But having a space where you are cultivating more empathy through the act of reading. And then I think partnering that with a book club. One of the book clubs I'm really excited about is our Pirates football team. So here we have a ton of, right now in the Pirates is predominantly little boys and predominantly African American and Latino youth. And it's been phenomenal to partner with these coaches and to listen to them and form us of the books that are meaningful in their lives. And then to train them to be these literacy partners and literacy mentors for the young children in the program, but also the parents and families so that they can look and see themselves also reflected in who is encouraging you to read?
Janet: And when we think about cultivating community around both the books that were, affirming text, enabling texts of powerful books, .but also the rich conversations that people see themselves and the community around them and they make connections and all of a sudden when a coach and a six year old love the same book and it's a picture book, and they are cheering this book on, like really the powerful moments that literature can bring everyone together.
And so I think about just how are we also cultivating communities? So it's the books and the spaces and conversations that we nurture across both generations. We have an intergenerational book club that's beginning, and it's youth led youth. They're selecting the text and then elders are like, "Wait a minute, you've read this thing? That's the book that you chose? The Skin I'm In. I read that when I was in high school." Or, I read this book. And those conversations, all of a sudden we're seeing where our common humanity lies. So that is a healing space, right? That all of a sudden we're deconstructing what it is to be a reader, what it is to be a man who loves to read. What it is to be an elder who loves to read, and a teen who loves to read and we're connecting over books that are framing our lives. These are touch points. I think of Doctor Alfred Tatum's work around reading for their lives.
It is important to have these stories that help us navigate real and true dangers in our society, in our community. And these texts provide the path right? They're like that illuminated pathway to success and, and delighting. In spite of some of the different challenges they may face.
Juila: I love what you said about an illuminated pathway, because I can see lights on both sides and I can think about some of the earliest books that shaped as Alfred Tatum said, the literary lineage that we all have. Some of the work that I'm going to be doing in the future does have to do with literary lineages and how some of our students, for whatever reason, there'll be in the school system. Everybody will nurture them in elementary a little bit through middle school and then all of a sudden it becomes this really intense experience where all the books that they have as part of their academic life are these painful experiences.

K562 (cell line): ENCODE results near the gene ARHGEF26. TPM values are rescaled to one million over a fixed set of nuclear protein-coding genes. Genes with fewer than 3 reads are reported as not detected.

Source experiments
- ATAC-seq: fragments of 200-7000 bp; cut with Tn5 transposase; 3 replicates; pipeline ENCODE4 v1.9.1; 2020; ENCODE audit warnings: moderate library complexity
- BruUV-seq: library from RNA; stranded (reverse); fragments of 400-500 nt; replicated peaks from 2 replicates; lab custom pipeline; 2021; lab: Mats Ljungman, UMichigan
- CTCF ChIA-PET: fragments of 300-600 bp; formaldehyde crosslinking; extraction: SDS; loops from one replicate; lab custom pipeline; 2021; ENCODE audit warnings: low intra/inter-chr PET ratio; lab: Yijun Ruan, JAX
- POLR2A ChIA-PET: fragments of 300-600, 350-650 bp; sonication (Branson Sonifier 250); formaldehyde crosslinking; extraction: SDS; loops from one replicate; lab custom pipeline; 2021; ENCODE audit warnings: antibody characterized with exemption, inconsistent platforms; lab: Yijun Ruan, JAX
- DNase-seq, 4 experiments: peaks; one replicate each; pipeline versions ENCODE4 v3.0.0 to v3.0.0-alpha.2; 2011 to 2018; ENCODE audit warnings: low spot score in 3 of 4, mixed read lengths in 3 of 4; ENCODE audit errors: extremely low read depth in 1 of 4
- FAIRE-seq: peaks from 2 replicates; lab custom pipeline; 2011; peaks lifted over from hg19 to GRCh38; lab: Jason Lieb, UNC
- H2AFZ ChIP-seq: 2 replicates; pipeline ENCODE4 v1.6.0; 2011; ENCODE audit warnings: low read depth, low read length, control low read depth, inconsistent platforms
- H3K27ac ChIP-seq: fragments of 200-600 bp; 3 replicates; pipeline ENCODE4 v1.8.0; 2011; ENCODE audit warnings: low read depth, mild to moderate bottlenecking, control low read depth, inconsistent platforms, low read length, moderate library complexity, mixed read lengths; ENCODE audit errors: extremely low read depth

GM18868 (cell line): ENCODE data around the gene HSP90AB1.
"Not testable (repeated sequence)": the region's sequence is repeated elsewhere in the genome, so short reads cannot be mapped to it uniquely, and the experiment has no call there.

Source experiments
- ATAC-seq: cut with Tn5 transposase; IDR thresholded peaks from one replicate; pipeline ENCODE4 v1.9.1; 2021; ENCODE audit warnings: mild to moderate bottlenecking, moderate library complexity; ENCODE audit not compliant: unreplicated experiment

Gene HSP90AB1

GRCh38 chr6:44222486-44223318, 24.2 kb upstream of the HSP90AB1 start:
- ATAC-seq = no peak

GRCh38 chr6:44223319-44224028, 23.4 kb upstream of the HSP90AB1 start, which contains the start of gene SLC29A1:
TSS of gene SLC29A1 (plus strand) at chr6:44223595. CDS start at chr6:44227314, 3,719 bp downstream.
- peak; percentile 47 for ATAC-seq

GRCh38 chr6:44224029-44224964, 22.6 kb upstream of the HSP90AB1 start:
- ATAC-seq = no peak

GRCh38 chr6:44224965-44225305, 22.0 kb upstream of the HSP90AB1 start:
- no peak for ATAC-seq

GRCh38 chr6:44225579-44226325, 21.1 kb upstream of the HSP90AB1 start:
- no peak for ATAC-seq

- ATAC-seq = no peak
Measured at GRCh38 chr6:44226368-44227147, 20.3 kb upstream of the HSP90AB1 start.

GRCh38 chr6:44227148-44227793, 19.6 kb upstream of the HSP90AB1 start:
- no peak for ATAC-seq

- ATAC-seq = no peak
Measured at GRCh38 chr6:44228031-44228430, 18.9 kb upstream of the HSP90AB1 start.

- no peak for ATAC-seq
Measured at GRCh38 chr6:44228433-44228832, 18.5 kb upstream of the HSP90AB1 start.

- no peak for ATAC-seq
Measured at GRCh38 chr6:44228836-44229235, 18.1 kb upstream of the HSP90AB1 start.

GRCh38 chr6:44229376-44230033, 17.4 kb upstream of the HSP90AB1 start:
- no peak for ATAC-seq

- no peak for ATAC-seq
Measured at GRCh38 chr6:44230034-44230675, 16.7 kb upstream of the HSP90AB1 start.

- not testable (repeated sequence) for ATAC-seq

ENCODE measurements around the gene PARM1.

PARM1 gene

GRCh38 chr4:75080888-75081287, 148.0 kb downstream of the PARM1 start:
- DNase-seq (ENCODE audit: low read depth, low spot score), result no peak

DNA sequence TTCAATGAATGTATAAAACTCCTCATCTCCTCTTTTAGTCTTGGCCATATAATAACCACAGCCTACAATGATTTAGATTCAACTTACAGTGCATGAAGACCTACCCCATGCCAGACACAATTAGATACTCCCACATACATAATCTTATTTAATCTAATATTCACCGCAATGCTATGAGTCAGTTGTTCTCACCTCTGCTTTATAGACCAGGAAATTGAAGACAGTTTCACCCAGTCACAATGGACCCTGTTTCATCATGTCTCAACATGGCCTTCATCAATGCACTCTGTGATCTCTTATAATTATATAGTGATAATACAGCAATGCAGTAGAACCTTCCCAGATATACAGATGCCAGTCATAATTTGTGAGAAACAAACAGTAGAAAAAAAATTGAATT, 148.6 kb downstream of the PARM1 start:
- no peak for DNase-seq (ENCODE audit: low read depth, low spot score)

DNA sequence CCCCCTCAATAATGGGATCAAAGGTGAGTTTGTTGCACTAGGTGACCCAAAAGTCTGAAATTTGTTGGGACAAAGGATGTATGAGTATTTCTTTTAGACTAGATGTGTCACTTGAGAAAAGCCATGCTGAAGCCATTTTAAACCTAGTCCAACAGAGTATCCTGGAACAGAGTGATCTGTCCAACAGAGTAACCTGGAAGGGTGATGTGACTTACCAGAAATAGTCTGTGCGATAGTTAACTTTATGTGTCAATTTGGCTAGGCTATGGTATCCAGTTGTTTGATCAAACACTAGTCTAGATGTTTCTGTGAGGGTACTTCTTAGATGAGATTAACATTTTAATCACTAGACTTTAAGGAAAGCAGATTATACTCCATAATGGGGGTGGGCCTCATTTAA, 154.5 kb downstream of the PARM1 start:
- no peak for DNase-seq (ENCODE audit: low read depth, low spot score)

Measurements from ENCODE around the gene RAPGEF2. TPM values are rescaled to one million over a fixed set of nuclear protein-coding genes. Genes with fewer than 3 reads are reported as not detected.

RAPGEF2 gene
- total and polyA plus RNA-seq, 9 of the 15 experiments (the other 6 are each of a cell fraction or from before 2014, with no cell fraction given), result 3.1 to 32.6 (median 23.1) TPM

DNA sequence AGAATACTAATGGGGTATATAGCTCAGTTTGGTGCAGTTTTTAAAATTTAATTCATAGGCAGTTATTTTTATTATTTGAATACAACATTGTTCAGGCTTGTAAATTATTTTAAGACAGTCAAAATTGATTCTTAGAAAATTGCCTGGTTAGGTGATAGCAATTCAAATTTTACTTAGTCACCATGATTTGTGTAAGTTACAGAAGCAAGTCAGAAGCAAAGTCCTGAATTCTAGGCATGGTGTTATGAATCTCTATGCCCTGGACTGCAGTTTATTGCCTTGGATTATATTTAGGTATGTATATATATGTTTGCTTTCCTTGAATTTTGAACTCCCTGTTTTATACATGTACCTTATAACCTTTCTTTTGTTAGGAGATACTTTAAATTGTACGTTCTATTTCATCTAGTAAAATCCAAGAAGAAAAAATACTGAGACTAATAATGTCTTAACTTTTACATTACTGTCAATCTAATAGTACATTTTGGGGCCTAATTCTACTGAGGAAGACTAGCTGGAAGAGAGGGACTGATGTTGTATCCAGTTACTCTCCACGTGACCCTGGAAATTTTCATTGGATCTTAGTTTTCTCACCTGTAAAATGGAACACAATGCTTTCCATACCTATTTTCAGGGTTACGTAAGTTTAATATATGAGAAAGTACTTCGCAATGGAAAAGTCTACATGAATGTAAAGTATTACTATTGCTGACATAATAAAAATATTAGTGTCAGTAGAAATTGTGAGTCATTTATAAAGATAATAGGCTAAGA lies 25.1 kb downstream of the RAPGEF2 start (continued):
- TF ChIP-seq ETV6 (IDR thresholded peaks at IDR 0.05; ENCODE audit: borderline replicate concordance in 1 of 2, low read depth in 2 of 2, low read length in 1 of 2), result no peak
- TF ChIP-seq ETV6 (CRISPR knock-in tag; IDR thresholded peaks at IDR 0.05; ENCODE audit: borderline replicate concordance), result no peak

And so a lot of the work that myself and my colleagues do is trying to reverse the pain associated with reading and to have it be a more pleasurable experience through which we can also learn. And so we want to help continue that literary lineage so it doesn't start in elementary and then skip 10, 20, 30 years and then pick back up again. But that the students are liberated as you mentioned, and they're able to have freedom of intellectual thought, but then also freedom of expression as they talk about these books and the ways that the books have shaped their lives. Speaking of this, we have some awesome visitors coming to the Montbello library this semester we've got Minh Le, is also going to come with his picture book called Drawn Together.
Janet: I love that book.
Juila: And our Latinos in Action group of high school juniors, mostly juniors. They're working with some first graders. And so Minh Le and Drawn Together and first graders and upperclassmen what could be better? So that's happening. And then Eugene Yang is going to be here talking about graphic novels. And he used to be a teacher. So I always love listening to him talk, because I always learned something every time. So I think that will be a really fun experience for our community to be able to just think about more than the written word on the page. But also pictures as stories. So, and then we have Elizabeth Acevedo coming.
Janet: So excited.
Juila: Later on this semester. I know.
Janet: All if it. I was here for all of it. That's so exciting.